White Ocean Racing

May 23 - Steve's blog Number 12.

Now we're moving!

I was going to write this last night, but I just stood for a while watching the boatspeed, and in the end left the boat to it and went to bed whist we were hurtling along at up to 18 knots, but always more than 16.

Yesterday left me feeling totally drained. It was a real slog getting down to the ice gate. We had wind speed in the high twenties of knots and a horrible sea state caused by the current which runs against us at around 2 to 2.5 knots in places which I find incredible, that such a huge body of water should be moving that fast.

Approaching the icegate the sea was so short and steep with not massive waves, but just really close together with no backs, so the boat just kept falling into massive holes with boat breaking slams, and then being stopped dead by the next crest immediately in front of it. If you sped up by turning slightly away from the wind you slammed worse, if you slowed down to lessen the slamming by turning slightly into the wind you stopped, and I was really concerned that we were going to lose the mast, the shock loads were tremendous. I opted for slower and spent a lot of time on deck, but with 2.5 knots of current against us our speed over the ground was down to 4 knots at times which was absolutely crushing mentally, when you know everyone else is flying away from you.

Anyway, evidently nobody spoke to Percy, the wind stuffed us good and proper and we were going to have to tack to get down the last few miles to the gate, which would mean tuning South East with the wind direction and counter current. Whilst I was on the phone commiserating to Kim as is my want, there was a bang, I looked through the window and the staysail was sliding right up it's stay. I slammed the phone down, rushed out on deck to turn the boat downwind before it stalled, and went forward to inspect the damage (meanwhile going away from the waypoint at 11 knots!) The last time that happened to me the webbing loop on the bottom corner of the sail had pulled out, which meant the end if that sail for a long while, so it could be that agin this time or it could have been the lashing holding the sail down to the deck that had broken, but no, I was really surprised when I got up there, it was one of the very expensive pad eyes (U-bolt things!) which had just broken - 10mm high tensile stainless bar just sheered off due to the slamming! Failure of this fitting cost Pindar their Round Britain race a few years ago, but luckily we have two pad eyes, so I wrestled the sail down, re-lashed it to the good one, re hoisted and was back on course in under half an hour, not bad, but it had cost us 6 miles!

I did tack the boat shortly after to head south to find that the autopilot would NOT steer on starboard tack whatever I did - we finished up head to wind, layed right over, and generally lurching about whilst I sorted out the water ballast, stacked sails and total mayhem upstairs and down from being very heeled over! I am not one for shouting, but I found myself screaming into the wind to give us a break, I had had enough! I called the ice gate and the Gulf Stream lots of things, non of them nice.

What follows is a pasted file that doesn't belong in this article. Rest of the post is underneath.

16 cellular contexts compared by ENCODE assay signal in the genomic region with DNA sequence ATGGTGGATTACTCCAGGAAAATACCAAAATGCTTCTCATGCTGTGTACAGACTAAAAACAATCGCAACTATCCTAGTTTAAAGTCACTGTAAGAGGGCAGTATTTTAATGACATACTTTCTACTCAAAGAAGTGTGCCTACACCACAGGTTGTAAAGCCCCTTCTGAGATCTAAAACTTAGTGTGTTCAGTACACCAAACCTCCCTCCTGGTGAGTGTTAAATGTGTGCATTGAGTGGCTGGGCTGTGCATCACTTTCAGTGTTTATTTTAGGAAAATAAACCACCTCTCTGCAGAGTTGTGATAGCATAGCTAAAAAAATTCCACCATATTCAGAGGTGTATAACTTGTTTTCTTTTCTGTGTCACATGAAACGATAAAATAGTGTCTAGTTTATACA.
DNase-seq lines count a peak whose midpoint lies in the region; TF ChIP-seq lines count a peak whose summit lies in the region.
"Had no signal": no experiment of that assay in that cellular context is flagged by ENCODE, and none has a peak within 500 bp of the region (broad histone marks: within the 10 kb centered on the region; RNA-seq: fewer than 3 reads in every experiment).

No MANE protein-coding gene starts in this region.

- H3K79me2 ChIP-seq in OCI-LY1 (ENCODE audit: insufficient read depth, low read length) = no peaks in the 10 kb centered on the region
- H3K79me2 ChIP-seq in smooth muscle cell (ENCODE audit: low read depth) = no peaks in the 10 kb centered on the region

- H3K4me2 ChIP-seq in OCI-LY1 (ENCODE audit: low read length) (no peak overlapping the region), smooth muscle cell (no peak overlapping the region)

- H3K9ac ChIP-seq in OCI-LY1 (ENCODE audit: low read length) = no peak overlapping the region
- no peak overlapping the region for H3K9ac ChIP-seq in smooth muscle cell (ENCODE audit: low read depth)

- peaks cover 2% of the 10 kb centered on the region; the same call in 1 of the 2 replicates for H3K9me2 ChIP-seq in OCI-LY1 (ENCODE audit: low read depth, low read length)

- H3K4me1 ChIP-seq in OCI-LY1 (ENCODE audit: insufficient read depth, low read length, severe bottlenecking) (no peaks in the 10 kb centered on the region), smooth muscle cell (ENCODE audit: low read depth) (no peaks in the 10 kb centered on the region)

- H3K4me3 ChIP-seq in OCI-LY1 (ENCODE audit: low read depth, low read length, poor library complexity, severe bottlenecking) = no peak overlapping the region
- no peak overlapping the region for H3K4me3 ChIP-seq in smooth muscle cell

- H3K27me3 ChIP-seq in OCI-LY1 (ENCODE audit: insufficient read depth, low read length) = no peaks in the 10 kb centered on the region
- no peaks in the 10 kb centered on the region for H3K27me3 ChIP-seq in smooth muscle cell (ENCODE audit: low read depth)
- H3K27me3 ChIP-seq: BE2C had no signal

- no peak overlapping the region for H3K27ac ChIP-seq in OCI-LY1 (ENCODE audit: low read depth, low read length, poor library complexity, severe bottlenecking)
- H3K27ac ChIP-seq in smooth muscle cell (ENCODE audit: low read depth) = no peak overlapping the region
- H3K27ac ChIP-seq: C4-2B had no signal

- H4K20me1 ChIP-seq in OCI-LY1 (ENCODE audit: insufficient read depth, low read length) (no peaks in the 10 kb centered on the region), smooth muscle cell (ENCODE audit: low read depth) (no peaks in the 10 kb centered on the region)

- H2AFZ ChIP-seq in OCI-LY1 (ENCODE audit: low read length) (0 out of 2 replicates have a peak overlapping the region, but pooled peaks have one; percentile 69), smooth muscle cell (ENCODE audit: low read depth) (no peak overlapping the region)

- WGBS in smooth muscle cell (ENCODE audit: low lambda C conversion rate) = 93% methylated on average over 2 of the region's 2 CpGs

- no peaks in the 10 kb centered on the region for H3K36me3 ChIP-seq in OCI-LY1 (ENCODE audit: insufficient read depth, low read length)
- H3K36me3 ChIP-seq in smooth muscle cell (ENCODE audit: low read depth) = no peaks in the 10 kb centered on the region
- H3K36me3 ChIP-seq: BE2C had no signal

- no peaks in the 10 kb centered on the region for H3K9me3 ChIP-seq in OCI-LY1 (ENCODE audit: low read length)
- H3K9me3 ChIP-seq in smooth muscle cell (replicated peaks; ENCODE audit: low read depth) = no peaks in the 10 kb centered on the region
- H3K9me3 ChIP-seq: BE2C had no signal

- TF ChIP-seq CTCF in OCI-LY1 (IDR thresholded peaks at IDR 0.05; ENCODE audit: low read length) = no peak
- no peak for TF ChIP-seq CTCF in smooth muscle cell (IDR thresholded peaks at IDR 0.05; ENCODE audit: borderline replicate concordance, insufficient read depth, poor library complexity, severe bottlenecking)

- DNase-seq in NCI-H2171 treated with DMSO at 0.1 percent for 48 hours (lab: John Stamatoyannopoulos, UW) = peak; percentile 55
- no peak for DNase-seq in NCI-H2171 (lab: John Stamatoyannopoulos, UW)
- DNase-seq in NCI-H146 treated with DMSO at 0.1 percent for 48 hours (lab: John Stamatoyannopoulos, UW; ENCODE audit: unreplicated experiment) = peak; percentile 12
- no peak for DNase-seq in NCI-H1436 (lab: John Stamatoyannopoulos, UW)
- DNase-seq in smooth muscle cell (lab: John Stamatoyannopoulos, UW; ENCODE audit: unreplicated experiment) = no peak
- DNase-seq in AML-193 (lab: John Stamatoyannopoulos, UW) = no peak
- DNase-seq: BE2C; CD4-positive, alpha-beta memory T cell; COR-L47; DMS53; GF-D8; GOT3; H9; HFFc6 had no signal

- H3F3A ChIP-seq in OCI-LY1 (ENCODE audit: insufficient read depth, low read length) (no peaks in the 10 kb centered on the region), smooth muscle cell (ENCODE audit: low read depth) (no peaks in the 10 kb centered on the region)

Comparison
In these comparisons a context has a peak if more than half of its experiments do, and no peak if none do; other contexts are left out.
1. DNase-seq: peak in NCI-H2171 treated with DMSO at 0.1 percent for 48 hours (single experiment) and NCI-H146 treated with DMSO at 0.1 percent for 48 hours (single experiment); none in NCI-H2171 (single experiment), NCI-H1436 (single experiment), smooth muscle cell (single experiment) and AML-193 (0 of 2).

The pilot and I settled on a sort of course to get us South, and I thought I'd just as well stay on the losing tack for another half an hour, cross the gate and then immediately head back across it again, this time heading for Boston. I phoned the Race office, checked it was OK to do so, tacked back, unrolled the solent, and it was a beam reach now to Boston! The sense of relief was enormous, I was absolutely knackered. The boat speed was up at around 18 knots at times, and always greater than 16. We were still in that awkward sea state, but now the slams weren't the bone jarring "Oh dear I've stopped" kind, they were "Get out of the way I am coming through" kind, and the water coming down the deck was no longer 50 million ton dropping on you, it was fire hosing down the deck at high speed - the boat was a Finot doing what Finot's do best - wind on the beam, up comes the bow and you're off, MAGIC.

As I stood downstairs I mentally held up a very low number of fingers to the ice gate and the Gulf Stream. I was going to write this last night whilst I was still on a high from making the final turn, but I stood watching the numbers and then fell asleep for a short while - the radar alarm went off continually through the night keeping me awake, set off by rain clouds!

When I went on deck this morning to shake a reef out it was much colder. It seemed so un-natural to have oilskins and only your underwear on underneath; downstairs it was like a steam room, so this is fine with me, proper sailing - plenty of clothes, nice and cool, beam reaching at 15 knots, no nasty Gulf Stream holding us back that is well behind us - perfect, it makes up for yesterday!

And you thought we'd given up here at the back and were on a go-slow; NOT A CHANCE!

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